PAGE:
Ladies and gentlemen, Dear friends First of all, I would like to pay tribute to the outstanding Russian opera singer Dmitri Hvorostovsky who passed away this week. In 2015 he gave a concert in this very hall. I am delighted to welcome you at our reception dedicated to the Russian Film Week and the environmental causes it champions. This year their charity partner is World Wide Fund for Nature, which runs many projects in Russia in coordination and with support of the Russian Government. Russia has a unique, fascinating wildlife. A number of this week’s films show the natural beauty of our land and are sure to raise awareness of how fragile this beauty is. We appreciate the WWF effort in Russia and worldwide and call on everybody to become a supporter, especially this year, marked as Year of Ecology in Russia.


20.11.2017 - Ambassador Alexander Yakovenko's remarks at the launch of the Russian Film Week (19 November 2017)

Ladies and gentlemen, It is a pleasure for me to be at the opening of the second edition of the Russian Film Week here in London – which this year also spans to Cambridge and Edinburgh.


16.10.2017 - Unpublished letter to the Editor of The Times (sent 12 October)

Sir, If British MPs are free to speak out, wherever they wish, on any issue, why try to block their freedom of speech (“Helping Putin”, 11 October)? If a TV channel wants (and is legally bound) to present different points of view, why slam those who express these views? If the mere act of giving an interview to foreign media amounts to high treason, why does The Times interview Russian politicians without fear? And finally - while MPs critical of Russia are welcome guests on the Russian TV channel RT, does your paper give the same treatment to those critical of the paper’s owner? Konstantin Shlykov Press Secretary of the Embassy of the Russian Federation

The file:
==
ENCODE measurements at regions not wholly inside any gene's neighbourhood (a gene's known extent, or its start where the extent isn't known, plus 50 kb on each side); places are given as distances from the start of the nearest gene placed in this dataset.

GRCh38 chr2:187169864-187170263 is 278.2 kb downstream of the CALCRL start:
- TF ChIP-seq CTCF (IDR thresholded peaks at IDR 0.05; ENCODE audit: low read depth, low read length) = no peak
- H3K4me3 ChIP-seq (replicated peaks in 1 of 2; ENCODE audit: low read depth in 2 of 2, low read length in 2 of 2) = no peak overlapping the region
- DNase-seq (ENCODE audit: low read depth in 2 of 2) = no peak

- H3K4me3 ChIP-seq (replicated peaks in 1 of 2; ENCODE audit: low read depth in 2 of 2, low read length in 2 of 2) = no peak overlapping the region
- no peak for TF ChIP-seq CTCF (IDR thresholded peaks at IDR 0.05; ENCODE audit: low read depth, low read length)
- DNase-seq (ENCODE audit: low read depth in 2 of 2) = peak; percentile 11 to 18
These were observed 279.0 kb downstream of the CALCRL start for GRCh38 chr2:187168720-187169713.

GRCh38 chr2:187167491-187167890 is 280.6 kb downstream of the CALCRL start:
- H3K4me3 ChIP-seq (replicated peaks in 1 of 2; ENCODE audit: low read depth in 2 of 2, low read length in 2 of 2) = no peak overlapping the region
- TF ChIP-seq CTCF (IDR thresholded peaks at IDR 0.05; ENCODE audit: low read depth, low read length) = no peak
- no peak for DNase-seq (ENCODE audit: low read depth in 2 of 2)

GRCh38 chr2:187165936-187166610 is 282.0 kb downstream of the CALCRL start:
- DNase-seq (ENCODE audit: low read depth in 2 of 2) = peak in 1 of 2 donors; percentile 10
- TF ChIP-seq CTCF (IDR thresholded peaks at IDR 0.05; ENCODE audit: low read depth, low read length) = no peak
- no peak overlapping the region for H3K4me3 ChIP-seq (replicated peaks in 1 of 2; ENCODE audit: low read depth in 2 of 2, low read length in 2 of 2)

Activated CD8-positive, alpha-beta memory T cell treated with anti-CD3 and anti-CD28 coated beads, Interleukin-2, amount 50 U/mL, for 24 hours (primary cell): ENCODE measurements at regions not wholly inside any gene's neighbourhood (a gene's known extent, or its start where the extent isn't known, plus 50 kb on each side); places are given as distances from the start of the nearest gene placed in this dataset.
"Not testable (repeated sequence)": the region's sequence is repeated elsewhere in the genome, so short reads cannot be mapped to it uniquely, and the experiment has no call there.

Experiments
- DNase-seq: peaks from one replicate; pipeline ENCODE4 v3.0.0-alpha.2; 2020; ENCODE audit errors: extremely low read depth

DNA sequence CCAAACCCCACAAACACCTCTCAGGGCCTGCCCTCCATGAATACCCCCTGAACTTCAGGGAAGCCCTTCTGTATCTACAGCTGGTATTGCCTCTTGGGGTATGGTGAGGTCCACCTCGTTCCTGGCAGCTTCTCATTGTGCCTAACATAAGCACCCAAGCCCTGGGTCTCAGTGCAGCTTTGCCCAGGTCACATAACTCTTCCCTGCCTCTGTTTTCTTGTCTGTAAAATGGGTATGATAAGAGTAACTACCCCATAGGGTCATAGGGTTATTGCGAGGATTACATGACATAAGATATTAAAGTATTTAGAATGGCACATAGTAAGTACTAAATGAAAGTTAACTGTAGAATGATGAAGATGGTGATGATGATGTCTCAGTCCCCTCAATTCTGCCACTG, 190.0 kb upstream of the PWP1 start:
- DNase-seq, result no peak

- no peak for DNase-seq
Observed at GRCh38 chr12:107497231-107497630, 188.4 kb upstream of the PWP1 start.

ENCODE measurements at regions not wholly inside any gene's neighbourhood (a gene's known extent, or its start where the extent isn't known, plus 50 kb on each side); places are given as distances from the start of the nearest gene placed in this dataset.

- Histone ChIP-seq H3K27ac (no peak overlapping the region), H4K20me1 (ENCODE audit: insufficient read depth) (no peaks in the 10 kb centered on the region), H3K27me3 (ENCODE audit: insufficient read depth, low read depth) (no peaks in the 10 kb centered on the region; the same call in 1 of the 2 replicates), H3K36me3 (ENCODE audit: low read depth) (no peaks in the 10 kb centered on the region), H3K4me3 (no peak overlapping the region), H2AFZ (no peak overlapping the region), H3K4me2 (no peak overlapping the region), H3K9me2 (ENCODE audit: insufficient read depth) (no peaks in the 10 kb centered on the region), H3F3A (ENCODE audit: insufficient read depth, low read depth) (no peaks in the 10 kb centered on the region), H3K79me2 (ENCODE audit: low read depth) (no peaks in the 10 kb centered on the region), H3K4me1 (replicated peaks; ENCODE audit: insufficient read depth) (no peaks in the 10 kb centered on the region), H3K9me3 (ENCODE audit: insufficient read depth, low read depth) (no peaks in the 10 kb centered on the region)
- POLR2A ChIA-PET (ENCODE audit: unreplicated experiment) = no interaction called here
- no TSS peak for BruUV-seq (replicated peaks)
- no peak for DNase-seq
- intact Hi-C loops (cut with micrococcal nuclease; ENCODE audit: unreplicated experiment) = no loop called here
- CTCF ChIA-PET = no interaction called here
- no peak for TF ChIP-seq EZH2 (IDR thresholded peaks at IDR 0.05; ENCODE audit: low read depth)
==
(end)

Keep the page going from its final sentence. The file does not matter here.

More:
25.09.2017 - PRESENTATION by Metropolitan Hilarion of Volokolamsk at the Christian Future of Europe Conference 22 September 2017, London

Your Eminences and Your Excellencies, dear Mr. Ambassador, conference organizers and participants, I cordially greet all of those gathered today at the Russian Embassy in London to partake in this conference dedicated to the question of the future of Christianity in Europe. This topic is not only not losing any of its relevance, but is resounding ever anew. Experts believe that today Christianity remains not only the most persecuted religious community on the planet, but is also encountering fresh challenges which touch upon the moral foundations of peoples' lives, their faith and their values. Recent decades have seen a transformation in the religious and ethnic landscape of Europe.